This article is for investors who would like to improve their understanding of price to earnings ratios (P/E ratios). We’ll look at D.R. Horton, Inc.’s (NYSE:DHI) P/E ratio and reflect on what it tells us about the company’s share price. Based on the last twelve months, D.R. Horton’s P/E ratio is 9.39. That is equivalent to an earnings yield of about 11%.
How Do I Calculate D.R. Horton’s Price To Earnings Ratio?
The formula for P/E is:
Price to Earnings Ratio = Price per Share ÷ Earnings per Share (EPS)
Or for D.R. Horton:
P/E of 9.39 = $38.89 ÷ $4.14 (Based on the trailing twelve months to December 2018.)
Is A High Price-to-Earnings Ratio Good?
A higher P/E ratio means that investors are paying a higher price for each $1 of company earnings. All else being equal, it’s better to pay a low price — but as Warren Buffett said, ‘It’s far better to buy a wonderful company at a fair price than a fair company at a wonderful price.’
How Growth Rates Impact P/E Ratios
Earnings growth rates have a big influence on P/E ratios. Earnings growth means that in the future the ‘E’ will be higher. Therefore, even if you pay a high multiple of earnings now, that multiple will become lower in the future. A lower P/E should indicate the stock is cheap relative to others — and that may attract buyers.
Notably, D.R. Horton grew EPS by a whopping 52% in the last year. And earnings per share have improved by 20% annually, over the last five years. I’d therefore be a little surprised if its P/E ratio was not relatively high.
How Does D.R. Horton’s P/E Ratio Compare To Its Peers?
The P/E ratio essentially measures market expectations of a company. We can see in the image below that the average P/E (11.9) for companies in the consumer durables industry is higher than D.R. Horton’s P/E.
This suggests that market participants think D.R. Horton will underperform other companies in its industry. While current expectations are low, the stock could be undervalued if the situation is better than the market assumes. It is arguably worth checking if insiders are buying shares, because that might imply they believe the stock is undervalued.
Remember: P/E Ratios Don’t Consider The Balance Sheet
Don’t forget that the P/E ratio considers market capitalization. In other words, it does not consider any debt or cash that the company may have on the balance sheet. Hypothetically, a company could reduce its future P/E ratio by spending its cash (or taking on debt) to achieve higher earnings.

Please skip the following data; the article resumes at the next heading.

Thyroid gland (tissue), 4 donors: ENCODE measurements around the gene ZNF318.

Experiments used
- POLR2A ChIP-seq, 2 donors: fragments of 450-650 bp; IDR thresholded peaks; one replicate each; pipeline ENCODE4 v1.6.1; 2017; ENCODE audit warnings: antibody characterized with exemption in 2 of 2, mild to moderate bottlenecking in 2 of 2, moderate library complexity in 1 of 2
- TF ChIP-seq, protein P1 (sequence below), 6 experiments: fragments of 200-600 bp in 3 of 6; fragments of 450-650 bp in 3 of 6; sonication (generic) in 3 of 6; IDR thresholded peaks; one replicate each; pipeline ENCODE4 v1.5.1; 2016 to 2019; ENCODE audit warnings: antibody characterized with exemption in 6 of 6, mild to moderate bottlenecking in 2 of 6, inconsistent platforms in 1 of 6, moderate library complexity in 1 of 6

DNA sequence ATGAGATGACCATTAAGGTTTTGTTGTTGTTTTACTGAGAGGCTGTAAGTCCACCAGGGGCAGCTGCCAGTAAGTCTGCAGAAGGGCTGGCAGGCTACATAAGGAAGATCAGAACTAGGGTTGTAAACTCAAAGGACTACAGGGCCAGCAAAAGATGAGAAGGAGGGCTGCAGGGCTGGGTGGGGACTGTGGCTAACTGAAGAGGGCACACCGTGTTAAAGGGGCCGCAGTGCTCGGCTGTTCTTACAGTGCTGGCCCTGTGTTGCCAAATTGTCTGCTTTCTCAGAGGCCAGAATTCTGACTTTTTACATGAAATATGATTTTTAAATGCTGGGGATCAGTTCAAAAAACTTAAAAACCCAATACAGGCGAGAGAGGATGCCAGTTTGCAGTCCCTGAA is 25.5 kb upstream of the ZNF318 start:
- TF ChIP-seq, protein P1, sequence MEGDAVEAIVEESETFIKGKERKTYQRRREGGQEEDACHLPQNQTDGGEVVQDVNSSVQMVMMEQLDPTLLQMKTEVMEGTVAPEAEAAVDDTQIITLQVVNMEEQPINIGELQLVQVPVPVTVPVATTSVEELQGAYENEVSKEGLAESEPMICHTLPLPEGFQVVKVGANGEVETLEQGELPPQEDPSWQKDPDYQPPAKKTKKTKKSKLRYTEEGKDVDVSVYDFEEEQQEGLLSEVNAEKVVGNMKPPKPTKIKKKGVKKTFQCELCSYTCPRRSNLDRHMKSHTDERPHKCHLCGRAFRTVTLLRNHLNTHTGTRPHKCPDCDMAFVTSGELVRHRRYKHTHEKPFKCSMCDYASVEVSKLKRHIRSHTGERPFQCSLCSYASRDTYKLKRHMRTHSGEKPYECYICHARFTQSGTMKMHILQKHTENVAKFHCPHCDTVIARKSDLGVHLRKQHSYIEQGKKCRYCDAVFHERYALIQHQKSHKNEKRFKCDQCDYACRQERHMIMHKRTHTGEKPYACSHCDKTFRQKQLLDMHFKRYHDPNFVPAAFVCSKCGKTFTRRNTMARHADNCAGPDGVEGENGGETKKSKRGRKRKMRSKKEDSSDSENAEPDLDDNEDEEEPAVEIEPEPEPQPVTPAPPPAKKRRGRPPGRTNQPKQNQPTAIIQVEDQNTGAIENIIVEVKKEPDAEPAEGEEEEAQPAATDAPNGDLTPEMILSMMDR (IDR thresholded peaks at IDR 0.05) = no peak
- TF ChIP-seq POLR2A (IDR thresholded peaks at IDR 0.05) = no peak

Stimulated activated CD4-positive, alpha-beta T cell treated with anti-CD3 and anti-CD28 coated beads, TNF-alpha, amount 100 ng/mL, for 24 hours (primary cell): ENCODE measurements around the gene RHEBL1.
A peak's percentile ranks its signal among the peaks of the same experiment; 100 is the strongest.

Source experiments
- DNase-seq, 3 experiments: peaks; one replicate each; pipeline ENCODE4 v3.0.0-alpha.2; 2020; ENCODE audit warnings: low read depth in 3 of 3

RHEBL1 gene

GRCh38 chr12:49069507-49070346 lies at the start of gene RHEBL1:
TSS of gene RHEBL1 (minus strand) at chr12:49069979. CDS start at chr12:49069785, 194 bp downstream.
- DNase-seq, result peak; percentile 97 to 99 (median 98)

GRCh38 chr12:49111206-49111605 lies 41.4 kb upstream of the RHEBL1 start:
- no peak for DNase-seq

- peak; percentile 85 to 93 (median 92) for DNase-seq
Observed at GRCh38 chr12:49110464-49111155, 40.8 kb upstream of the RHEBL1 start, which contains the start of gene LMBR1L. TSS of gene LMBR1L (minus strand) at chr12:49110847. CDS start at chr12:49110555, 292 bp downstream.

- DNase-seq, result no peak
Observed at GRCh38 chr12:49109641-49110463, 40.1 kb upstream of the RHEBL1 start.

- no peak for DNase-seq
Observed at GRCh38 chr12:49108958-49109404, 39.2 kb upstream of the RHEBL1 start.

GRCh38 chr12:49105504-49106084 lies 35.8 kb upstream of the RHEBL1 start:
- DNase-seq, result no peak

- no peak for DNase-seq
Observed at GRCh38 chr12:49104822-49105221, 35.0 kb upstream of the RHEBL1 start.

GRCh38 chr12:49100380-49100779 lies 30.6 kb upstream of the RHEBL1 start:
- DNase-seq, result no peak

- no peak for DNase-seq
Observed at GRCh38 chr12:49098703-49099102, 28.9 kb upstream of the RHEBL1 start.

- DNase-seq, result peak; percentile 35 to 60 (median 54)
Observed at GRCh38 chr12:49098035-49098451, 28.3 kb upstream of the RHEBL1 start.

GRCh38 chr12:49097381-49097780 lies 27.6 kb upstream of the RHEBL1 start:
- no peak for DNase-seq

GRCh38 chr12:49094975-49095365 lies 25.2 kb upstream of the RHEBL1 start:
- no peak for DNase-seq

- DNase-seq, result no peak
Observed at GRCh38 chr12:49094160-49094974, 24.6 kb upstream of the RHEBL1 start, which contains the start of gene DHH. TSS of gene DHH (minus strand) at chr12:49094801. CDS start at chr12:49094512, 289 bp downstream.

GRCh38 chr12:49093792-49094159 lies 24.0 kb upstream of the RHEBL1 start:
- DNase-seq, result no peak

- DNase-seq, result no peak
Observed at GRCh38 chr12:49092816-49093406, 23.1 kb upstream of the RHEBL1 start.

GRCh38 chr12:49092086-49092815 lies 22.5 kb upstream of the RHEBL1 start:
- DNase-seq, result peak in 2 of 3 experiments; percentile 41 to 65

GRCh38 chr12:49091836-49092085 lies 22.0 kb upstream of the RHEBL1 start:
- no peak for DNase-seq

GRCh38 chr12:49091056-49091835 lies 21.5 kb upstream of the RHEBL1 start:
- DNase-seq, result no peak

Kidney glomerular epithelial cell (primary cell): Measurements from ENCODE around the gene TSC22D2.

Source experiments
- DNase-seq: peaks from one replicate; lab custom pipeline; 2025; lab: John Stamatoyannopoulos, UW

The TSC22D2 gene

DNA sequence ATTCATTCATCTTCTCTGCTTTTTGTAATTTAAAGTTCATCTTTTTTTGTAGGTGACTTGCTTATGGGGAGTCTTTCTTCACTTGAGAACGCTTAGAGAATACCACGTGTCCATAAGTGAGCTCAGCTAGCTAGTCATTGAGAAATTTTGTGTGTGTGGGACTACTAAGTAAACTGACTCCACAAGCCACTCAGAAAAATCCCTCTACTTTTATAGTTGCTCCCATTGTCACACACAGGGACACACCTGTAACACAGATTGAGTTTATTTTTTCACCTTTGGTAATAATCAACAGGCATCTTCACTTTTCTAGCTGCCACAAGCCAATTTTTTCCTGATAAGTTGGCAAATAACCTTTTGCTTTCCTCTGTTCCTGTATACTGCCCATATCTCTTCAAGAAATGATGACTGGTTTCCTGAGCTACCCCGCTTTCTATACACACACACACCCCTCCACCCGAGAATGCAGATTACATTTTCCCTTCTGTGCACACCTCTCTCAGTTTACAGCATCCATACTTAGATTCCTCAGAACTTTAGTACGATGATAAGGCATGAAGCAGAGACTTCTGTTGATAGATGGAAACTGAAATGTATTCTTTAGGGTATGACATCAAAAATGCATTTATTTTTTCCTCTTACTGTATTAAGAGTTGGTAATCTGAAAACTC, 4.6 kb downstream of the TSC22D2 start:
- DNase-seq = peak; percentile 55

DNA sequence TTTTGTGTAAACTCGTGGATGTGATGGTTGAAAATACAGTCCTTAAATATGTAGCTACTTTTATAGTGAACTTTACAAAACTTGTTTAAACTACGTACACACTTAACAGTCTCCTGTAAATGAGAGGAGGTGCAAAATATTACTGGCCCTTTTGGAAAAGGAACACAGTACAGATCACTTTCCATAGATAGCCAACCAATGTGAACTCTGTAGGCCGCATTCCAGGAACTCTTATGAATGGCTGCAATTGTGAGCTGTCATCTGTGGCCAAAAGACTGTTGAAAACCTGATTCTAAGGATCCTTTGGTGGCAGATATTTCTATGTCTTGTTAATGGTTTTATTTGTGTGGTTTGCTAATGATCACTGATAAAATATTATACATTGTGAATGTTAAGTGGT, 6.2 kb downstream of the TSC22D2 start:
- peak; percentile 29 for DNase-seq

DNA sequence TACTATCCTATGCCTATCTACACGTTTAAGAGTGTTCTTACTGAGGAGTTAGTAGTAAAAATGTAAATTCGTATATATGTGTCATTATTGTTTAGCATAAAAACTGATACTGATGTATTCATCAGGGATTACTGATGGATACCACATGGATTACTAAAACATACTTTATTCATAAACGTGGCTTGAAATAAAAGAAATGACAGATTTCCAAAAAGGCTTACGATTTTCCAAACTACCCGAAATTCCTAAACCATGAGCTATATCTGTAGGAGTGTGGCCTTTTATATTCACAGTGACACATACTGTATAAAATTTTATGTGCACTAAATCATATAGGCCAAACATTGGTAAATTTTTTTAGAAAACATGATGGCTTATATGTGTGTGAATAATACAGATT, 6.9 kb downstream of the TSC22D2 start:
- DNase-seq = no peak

Such expenditure might be good or bad, in the long term, but the point here is that the balance sheet is not reflected by this ratio.
D.R. Horton’s Balance Sheet
Net debt totals 18% of D.R. Horton’s market cap. This could bring some additional risk, and reduce the number of investment options for management; worth remembering if you compare its P/E to businesses without debt.
The Verdict On D.R. Horton’s P/E Ratio
D.R. Horton trades on a P/E ratio of 9.4, which is below the US market average of 17.6. The company does have a little debt, and EPS growth was good last year. If it continues to grow, then the current low P/E may prove to be unjustified.
Investors have an opportunity when market expectations about a stock are wrong. If the reality for a company is not as bad as the P/E ratio indicates, then the share price should increase as the market realizes this. So this free visualization of the analyst consensus on future earnings could help you make the right decision about whether to buy, sell, or hold.
You might be able to find a better buy than D.R. Horton. If you want a selection of possible winners, check out this free list of interesting companies that trade on a P/E below 20 (but have proven they can grow earnings).
We aim to bring you long-term focused research analysis driven by fundamental data. Note that our analysis may not factor in the latest price-sensitive company announcements or qualitative material.
If you spot an error that warrants correction, please contact the editor at firstname.lastname@example.org. This article by Simply Wall St is general in nature. It does not constitute a recommendation to buy or sell any stock, and does not take account of your objectives, or your financial situation. Simply Wall St has no position in the stocks mentioned. Thank you for reading.